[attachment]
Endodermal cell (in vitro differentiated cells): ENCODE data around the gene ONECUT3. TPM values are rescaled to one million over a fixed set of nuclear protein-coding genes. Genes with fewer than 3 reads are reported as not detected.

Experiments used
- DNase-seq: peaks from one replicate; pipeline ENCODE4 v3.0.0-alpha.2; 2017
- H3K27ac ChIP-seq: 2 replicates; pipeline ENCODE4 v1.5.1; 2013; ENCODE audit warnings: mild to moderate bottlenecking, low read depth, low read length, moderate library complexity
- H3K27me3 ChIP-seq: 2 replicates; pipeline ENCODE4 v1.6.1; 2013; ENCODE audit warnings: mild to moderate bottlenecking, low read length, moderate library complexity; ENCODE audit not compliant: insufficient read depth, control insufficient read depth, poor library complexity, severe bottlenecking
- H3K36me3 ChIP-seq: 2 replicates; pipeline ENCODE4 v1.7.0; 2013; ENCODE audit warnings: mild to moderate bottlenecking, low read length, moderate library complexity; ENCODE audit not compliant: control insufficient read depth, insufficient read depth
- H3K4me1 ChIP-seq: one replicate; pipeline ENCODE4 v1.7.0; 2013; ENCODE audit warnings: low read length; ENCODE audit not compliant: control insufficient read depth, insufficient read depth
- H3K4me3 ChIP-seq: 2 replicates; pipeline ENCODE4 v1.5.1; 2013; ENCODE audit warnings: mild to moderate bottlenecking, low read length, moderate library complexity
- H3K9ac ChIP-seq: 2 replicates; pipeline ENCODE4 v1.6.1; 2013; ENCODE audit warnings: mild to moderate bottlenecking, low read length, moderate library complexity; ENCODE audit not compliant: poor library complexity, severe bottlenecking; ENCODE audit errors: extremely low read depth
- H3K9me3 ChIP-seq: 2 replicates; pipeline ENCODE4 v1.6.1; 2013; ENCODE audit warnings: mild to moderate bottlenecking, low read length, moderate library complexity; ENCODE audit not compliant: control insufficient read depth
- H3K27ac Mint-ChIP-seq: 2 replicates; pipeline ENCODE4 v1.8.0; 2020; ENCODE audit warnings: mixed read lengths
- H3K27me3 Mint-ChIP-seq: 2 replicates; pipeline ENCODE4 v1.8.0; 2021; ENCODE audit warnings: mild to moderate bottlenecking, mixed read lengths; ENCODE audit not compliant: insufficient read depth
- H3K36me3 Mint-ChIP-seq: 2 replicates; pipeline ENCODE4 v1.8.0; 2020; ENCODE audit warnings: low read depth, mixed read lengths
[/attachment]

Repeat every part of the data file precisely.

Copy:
Endodermal cell (in vitro differentiated cells): ENCODE data around the gene ONECUT3. TPM values are rescaled to one million over a fixed set of nuclear protein-coding genes. Genes with fewer than 3 reads are reported as not detected.

Experiments used
- DNase-seq: peaks from one replicate; pipeline ENCODE4 v3.0.0-alpha.2; 2017
- H3K27ac ChIP-seq: 2 replicates; pipeline ENCODE4 v1.5.1; 2013; ENCODE audit warnings: mild to moderate bottlenecking, low read depth, low read length, moderate library complexity
- H3K27me3 ChIP-seq: 2 replicates; pipeline ENCODE4 v1.6.1; 2013; ENCODE audit warnings: mild to moderate bottlenecking, low read length, moderate library complexity; ENCODE audit not compliant: insufficient read depth, control insufficient read depth, poor library complexity, severe bottlenecking
- H3K36me3 ChIP-seq: 2 replicates; pipeline ENCODE4 v1.7.0; 2013; ENCODE audit warnings: mild to moderate bottlenecking, low read length, moderate library complexity; ENCODE audit not compliant: control insufficient read depth, insufficient read depth
- H3K4me1 ChIP-seq: one replicate; pipeline ENCODE4 v1.7.0; 2013; ENCODE audit warnings: low read length; ENCODE audit not compliant: control insufficient read depth, insufficient read depth
- H3K4me3 ChIP-seq: 2 replicates; pipeline ENCODE4 v1.5.1; 2013; ENCODE audit warnings: mild to moderate bottlenecking, low read length, moderate library complexity
- H3K9ac ChIP-seq: 2 replicates; pipeline ENCODE4 v1.6.1; 2013; ENCODE audit warnings: mild to moderate bottlenecking, low read length, moderate library complexity; ENCODE audit not compliant: poor library complexity, severe bottlenecking; ENCODE audit errors: extremely low read depth
- H3K9me3 ChIP-seq: 2 replicates; pipeline ENCODE4 v1.6.1; 2013; ENCODE audit warnings: mild to moderate bottlenecking, low read length, moderate library complexity; ENCODE audit not compliant: control insufficient read depth
- H3K27ac Mint-ChIP-seq: 2 replicates; pipeline ENCODE4 v1.8.0; 2020; ENCODE audit warnings: mixed read lengths
- H3K27me3 Mint-ChIP-seq: 2 replicates; pipeline ENCODE4 v1.8.0; 2021; ENCODE audit warnings: mild to moderate bottlenecking, mixed read lengths; ENCODE audit not compliant: insufficient read depth
- H3K36me3 Mint-ChIP-seq: 2 replicates; pipeline ENCODE4 v1.8.0; 2020; ENCODE audit warnings: low read depth, mixed read lengths